TAMSAT algorithm over Ethiopia It is noted that instead of relating rainfall to CCD, the regression is performed between midpoints of CCD classes and the median of the rainfall in the CCD class in order to overcome the skewness of the rainfall frequency distribution. In Ethiopia, the original TAMSAT model is modified to account for spatial inhomogeneity due to complex topography since 1993: 1. Homogeneous zones are delineated 2. Selection of a best temperature threshold which reasonably discriminates between rain giving and inactive (non-rain giving) clouds (archieved CCD at TAMSAT:-40, -50, -60 0 C are used)
TAMSAT algorithm over Ethiopia Comparison of actual and estimated rainfall at different rainfall ranges, July 1995 for the whole country
Comparison of observed and estimated over western Ethiopia for the period June to September 1994. TAMSAT algorithm over Ethiopia
Comparison of observed and estimated over northeastern Ethiopia for the period June to September 1994. TAMSAT algorithm over Ethiopia
METEOSAT Channels (bands) The IR information is separated into three classes, based on temperature thresholds, for improving quantitative rainfall estimation for cold convective clouds, middle layer clouds and warm coastal clouds. The METEOSAT spin scan radiometer operates in three spectral bands: 0.5 - 0.9 μm (visible band - VIS) 5.7 - 7.1 μm (infra-red water vapour absorption band - WV) 10.5 - 12.5 μm (thermal infra-red band - IR)
The amount of radiation absorbed by water vapour is dependent on the amount of moisture in the radiation's path and the wavelength of the radiation. Increased amounts of moisture, or water content, in the radiation’s path lead to more absorption of the radiation emitted from lower layers. Therefore, if the air temperature decreases with height, higher moisture content result in colder brightness temperature. On a 6.7µm image the coldest temperatures correspond to high cloud tops, whilst the warmest are observed over lower altitude areas when the air is very dry through a deep layer in the atmosphere. For the 6.7µm water vapour channel, the radiation values may also be converted to brightness temperatures. A difference exists between WV (6.7µm) brightness temperature and that of the standard IR (11µm) channel. This is attributed to the absorption and re-radiation by water vapour above the earth's surface or clouds. It is this difference that allows a distinction to be drawn between cirrus and moist updraft regions. METEOSAT Channels (bands)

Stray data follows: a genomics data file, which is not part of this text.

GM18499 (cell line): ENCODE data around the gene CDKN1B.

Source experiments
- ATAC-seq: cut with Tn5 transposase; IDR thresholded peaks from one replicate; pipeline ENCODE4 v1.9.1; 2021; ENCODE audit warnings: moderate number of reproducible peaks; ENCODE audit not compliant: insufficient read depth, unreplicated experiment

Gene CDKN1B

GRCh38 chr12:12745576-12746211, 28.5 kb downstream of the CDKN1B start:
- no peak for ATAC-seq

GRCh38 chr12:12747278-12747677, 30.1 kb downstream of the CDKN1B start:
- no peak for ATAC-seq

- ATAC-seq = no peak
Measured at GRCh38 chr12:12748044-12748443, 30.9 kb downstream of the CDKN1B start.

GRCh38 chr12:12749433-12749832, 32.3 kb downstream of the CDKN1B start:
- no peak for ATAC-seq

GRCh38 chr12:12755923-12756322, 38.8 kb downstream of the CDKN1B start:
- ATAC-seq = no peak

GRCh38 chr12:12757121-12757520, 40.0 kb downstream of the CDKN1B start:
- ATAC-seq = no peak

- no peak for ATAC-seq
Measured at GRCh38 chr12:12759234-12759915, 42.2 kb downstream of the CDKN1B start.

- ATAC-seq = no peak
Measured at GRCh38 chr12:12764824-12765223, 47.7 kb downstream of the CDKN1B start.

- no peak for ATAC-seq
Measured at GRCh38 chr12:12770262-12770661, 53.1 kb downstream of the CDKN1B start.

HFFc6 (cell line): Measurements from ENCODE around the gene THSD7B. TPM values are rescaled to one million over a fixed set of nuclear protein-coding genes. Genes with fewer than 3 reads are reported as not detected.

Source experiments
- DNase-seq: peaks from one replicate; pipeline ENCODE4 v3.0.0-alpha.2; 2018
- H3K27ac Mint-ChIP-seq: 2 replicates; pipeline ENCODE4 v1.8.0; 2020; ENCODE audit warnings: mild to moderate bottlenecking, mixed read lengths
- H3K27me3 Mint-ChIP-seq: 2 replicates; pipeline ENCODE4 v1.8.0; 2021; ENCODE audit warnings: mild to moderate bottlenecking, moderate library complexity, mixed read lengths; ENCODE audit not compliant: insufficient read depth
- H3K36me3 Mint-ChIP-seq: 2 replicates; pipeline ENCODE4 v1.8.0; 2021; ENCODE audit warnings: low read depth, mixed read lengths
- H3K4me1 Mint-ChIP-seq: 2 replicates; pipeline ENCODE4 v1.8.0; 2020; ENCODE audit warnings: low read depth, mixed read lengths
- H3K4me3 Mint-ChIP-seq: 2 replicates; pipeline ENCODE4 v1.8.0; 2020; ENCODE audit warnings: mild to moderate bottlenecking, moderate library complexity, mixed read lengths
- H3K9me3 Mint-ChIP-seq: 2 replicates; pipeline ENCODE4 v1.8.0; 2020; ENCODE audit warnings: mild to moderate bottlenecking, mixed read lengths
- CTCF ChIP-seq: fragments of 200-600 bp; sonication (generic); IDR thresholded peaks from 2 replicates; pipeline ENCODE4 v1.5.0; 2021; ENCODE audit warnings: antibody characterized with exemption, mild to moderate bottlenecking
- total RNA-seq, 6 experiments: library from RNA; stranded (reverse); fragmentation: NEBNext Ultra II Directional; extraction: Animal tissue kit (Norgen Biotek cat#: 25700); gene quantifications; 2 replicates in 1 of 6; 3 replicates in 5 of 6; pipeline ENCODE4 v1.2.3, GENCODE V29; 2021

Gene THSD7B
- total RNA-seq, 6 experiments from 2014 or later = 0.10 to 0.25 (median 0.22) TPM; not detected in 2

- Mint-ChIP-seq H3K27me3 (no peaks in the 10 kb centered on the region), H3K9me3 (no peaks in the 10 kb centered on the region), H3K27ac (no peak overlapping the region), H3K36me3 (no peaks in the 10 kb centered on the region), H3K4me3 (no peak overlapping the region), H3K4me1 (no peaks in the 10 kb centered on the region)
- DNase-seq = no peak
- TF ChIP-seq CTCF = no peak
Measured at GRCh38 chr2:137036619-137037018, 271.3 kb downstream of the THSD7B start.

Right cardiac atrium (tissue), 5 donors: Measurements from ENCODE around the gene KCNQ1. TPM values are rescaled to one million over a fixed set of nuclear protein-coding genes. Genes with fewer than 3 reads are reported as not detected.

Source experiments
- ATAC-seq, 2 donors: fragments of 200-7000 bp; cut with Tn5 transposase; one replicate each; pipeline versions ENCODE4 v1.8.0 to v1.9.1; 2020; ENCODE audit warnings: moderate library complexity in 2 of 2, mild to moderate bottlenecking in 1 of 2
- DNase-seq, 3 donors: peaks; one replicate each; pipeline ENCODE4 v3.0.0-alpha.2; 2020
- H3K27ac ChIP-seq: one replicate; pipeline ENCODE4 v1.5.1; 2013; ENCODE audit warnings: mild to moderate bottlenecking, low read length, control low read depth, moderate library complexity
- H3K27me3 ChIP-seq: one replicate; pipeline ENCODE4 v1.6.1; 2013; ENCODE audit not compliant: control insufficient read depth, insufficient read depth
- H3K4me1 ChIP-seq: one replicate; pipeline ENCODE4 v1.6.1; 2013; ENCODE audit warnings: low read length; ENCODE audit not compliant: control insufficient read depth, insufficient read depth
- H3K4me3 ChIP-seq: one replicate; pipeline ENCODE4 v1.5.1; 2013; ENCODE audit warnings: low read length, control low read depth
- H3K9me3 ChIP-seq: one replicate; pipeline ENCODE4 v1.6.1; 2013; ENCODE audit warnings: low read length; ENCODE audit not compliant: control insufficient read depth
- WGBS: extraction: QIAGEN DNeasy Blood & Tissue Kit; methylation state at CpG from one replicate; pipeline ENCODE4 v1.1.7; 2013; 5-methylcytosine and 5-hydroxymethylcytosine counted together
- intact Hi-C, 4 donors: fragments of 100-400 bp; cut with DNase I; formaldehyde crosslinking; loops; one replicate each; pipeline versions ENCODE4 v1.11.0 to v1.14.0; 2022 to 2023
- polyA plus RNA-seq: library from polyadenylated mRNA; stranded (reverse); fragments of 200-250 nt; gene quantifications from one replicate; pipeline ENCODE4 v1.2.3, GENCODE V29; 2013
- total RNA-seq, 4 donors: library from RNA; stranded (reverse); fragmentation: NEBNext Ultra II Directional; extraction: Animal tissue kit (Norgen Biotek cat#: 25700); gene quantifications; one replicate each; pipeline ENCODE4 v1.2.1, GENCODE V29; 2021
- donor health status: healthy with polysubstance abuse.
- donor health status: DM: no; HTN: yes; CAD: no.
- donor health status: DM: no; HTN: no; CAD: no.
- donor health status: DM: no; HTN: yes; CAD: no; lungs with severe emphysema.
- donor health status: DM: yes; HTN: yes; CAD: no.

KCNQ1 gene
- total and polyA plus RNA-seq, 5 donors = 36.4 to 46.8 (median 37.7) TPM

4. Measurement of winds Cloud motion vectors (CMV)
Satellite Derived Motion Fields Clouds are “passive” tracers of winds at a single level use infrared and visible radiances use infrared and visible radiances Water vapor features (ie., moisture gradients are “passive” tracers of winds) both in clear air and cloudy conditions both in clear air and cloudy conditions use water vapor infrared radiances use water vapor infrared radiances We can properly assign height of tracer
Satellite Derived Motion Fields: GOES Visible, IR, WV Channels Imager Water vapor channel (6.7µm) Band 3 Water vapor channel (6.7µm) Band 3 Longwave IR window chan. (10.7µm) Band 4 Longwave IR window chan. (10.7µm) Band 4 Visible Channel (0.65µm) Band 1 Visible Channel (0.65µm) Band 1 Sounder Water vapor channel (7.3µm) Band 10 Water vapor channel (7.3µm) Band 10 Water vapor channel (7.0µm) Band 11 Water vapor channel (7.0µm) Band 11
Satellite Derived Motion Fields: BASIC METHODOLOGY Image acquisition Automated registration of imagery Target selection process Height assignment of targets Target tracking Quality control (Autoeditor)
Satellite Derived Motion Fields: Image Acquisition Select 3 consecutive images in time Which channels are selected is a function of which wind product (cloud-drift, water vapor, visible) is to be generated